20th August 2018

Can we have the bill, please?

After a bad morning and a row with mom, I marched out of the house. The weather was gorgeous, with clouds and drizzle on the horizon. Sadly, it wasn’t gorgeous enough to push away the sad clouds.

After reaching the office, I went through breakfast’s menu. Eggs, all types and sizes, dominated the list. I wanted something nice (emotional eater, yes I am)…so thought of Halwa Puri at a nearby Dhabba. I thought I will drive myself there, get it parceled for everyone and myself, and we will all have it in our own cafeteria. Once I shared the idea with my colleagues, they all wanted to go along to pick it up. I said Amen.

While waiting for the driver to bring my car, Anum (a colleague) suggested that we go to boat basin as the weather was, surprisingly, amazing. I didn’t care much about anything at that time and agreed. With 5 other girls, a guy and myself, we drove to Boat Basin. Deciding upon the place most populated (we couldn’t decide where to go, so had to resort to this selection criteria), parked and took places around a plastic table (with at least 3 dozen mosquitoes whizzing around us) on white, plastic chair.
A kid, of about 13, was going to serve us. He had an innocent face with sharp, calculating eyes. We inquired as to what was available for breakfast and he listed down a few types of parathas, halwa puri, lassi, tea and soft drinks. We decided upon the following:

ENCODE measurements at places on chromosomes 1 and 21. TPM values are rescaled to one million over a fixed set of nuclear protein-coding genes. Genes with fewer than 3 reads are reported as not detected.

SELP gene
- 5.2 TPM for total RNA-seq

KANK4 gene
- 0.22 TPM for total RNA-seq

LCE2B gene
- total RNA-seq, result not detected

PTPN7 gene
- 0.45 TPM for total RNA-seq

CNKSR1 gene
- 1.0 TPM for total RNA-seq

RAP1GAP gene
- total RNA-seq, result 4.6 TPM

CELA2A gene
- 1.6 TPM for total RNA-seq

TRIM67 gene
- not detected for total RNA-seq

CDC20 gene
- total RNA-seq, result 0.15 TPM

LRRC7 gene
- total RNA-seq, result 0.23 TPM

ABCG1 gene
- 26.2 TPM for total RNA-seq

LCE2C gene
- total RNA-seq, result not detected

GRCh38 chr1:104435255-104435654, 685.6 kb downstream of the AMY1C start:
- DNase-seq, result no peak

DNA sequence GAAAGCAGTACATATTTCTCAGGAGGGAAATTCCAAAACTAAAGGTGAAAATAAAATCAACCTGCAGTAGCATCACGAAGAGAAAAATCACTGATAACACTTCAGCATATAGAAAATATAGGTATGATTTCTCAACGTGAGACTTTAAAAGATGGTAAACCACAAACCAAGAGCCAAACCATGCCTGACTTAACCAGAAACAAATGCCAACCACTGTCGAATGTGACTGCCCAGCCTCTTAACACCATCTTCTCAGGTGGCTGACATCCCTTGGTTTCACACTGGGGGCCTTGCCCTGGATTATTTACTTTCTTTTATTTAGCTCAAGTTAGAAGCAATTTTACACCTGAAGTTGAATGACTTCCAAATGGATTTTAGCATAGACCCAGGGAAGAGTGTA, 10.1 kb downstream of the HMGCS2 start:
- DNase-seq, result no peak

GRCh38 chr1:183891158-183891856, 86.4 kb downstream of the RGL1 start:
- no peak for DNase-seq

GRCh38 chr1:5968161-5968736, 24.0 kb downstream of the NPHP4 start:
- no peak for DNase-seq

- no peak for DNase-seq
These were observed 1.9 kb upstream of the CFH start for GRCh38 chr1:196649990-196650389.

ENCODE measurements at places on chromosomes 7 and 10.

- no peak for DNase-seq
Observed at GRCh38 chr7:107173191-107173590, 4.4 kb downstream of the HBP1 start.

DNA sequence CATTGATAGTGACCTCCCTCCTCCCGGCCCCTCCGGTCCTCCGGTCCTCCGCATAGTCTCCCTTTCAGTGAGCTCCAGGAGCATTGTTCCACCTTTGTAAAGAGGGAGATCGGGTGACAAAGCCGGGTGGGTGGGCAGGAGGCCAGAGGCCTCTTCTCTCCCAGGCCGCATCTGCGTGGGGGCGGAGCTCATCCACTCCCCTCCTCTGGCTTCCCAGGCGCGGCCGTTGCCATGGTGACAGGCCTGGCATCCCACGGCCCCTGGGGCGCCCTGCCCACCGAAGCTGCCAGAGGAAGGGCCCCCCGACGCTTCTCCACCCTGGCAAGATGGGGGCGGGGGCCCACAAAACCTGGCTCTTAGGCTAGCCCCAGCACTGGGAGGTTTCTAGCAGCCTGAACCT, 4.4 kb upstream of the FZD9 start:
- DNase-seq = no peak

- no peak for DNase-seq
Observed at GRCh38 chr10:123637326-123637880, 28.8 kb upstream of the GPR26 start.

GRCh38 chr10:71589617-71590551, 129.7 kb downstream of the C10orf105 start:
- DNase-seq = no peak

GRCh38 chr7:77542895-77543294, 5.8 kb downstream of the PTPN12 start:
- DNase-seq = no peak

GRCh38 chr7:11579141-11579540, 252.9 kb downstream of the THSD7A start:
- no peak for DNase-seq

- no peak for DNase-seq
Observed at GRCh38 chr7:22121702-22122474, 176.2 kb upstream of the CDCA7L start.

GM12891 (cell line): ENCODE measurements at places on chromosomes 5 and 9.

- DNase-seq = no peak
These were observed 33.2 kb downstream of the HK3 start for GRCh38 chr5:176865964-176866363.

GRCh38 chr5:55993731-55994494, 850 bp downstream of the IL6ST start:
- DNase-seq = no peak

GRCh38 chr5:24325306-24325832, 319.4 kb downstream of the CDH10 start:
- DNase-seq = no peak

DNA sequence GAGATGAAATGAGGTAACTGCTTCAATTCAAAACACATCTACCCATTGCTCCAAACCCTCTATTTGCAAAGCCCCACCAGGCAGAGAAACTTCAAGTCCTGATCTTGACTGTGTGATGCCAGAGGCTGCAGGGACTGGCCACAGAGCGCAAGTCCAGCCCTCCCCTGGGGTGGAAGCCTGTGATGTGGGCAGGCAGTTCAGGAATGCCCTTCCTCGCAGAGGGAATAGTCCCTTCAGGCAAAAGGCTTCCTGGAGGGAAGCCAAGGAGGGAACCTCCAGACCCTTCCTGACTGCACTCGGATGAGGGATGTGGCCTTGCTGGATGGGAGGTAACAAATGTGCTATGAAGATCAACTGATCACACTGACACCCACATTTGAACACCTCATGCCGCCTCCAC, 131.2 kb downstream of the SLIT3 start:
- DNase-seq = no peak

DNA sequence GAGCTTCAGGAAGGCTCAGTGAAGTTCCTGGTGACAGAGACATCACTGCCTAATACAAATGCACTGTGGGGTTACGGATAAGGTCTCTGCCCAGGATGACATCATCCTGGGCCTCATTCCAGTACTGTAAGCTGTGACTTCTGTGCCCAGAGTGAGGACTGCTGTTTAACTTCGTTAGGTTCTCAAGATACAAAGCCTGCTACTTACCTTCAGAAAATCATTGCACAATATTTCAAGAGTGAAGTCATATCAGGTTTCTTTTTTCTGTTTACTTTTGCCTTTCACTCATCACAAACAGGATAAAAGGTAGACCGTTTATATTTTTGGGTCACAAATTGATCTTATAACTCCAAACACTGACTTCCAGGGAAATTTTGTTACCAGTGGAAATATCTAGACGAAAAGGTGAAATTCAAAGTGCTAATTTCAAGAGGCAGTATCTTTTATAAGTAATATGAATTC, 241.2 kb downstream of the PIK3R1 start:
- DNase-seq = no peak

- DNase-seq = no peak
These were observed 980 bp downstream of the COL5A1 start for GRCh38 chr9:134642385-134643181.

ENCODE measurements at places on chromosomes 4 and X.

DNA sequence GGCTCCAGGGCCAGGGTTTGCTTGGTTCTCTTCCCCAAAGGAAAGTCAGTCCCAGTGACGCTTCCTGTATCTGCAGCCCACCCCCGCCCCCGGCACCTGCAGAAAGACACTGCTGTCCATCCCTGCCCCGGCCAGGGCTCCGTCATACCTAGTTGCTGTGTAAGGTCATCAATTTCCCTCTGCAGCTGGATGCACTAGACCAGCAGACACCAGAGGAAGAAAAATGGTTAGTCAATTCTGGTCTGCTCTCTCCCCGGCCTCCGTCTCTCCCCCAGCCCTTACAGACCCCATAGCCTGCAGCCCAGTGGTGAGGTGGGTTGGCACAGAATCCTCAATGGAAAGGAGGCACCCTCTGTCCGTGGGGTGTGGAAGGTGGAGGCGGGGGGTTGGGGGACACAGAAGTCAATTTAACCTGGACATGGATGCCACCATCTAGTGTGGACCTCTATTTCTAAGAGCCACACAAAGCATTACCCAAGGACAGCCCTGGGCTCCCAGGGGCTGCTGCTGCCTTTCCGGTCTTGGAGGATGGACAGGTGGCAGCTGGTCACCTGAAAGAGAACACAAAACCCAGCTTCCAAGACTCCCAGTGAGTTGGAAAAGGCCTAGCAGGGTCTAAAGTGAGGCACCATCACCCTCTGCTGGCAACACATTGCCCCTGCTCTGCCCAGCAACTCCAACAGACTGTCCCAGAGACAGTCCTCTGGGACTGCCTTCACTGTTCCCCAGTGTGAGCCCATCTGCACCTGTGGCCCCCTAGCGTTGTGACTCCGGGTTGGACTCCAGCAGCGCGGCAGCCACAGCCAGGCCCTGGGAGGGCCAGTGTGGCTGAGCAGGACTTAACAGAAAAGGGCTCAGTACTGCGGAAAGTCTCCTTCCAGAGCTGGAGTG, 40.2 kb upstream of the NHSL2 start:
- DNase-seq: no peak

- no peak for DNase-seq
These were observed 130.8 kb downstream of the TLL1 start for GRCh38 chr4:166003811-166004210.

·         12 puris
·         2 plates of Halwa
·         3 Aloo ke parathe
·         2 glasses of Lassi
·         3 cups of tea

In a matter of 5 minutes, we were served. We dug into it, while hushing the buzzing mosquitoes away. Food was pretty okay, however, the tea could use some work upon. Aloo ke parathe lacked spices and salt. Lassi was most liked and appreciated amongst all. Anyway, after asking the kid to pack the remaining food, we asked him to bring the bill along. And he said ‘baji, saare nau soo’!! At that, I was like, seriously?
Our pseudo accountant for the moment took matters in her hand and asked the kid to elaborate. He had double charged us, was exaggerating the cost at a few places and wouldn’t give us a straight answer. Mid interrogation, he excused himself to serve another table. We were waiting for him to return, but he continued dodging us away. I decided to go up to the counter and get this resolved. We were out for over an hour, apparently on a breakfast break.
An elderly man behind the counter was at service immediately on my arrival. I asked him to bill me, and that we have been charged Rs.950 and would like a receipt against it. He asked me what did we order, and while I was telling the sweet, old man about it, the kid who had served us sneaked behind from somewhere. As it happens, our total order was for Rs.630…and we were being charged Rd.320 extra! I raised an eyebrow while looking at the kid, and he dodged away my stare, as usual. The man behind the counter was apologetic for the blunder and appreciative that we bothered to ask for a receipt.
Hesitantly, we tipped him 11% of the total bill, and walked out muttering all kinds of gibberish.
Purpose of narrating this incident is that being cautious, asking for a receipt/menu and double checking the change you get doesn’t make you look like a fool. It only makes the server know that he cannot fool people so easily, and needs to get his act together.

About Shaheen 1098 Articles
Need coffee, romance, fashion and manicure to survive. KHI - DXB - CGN

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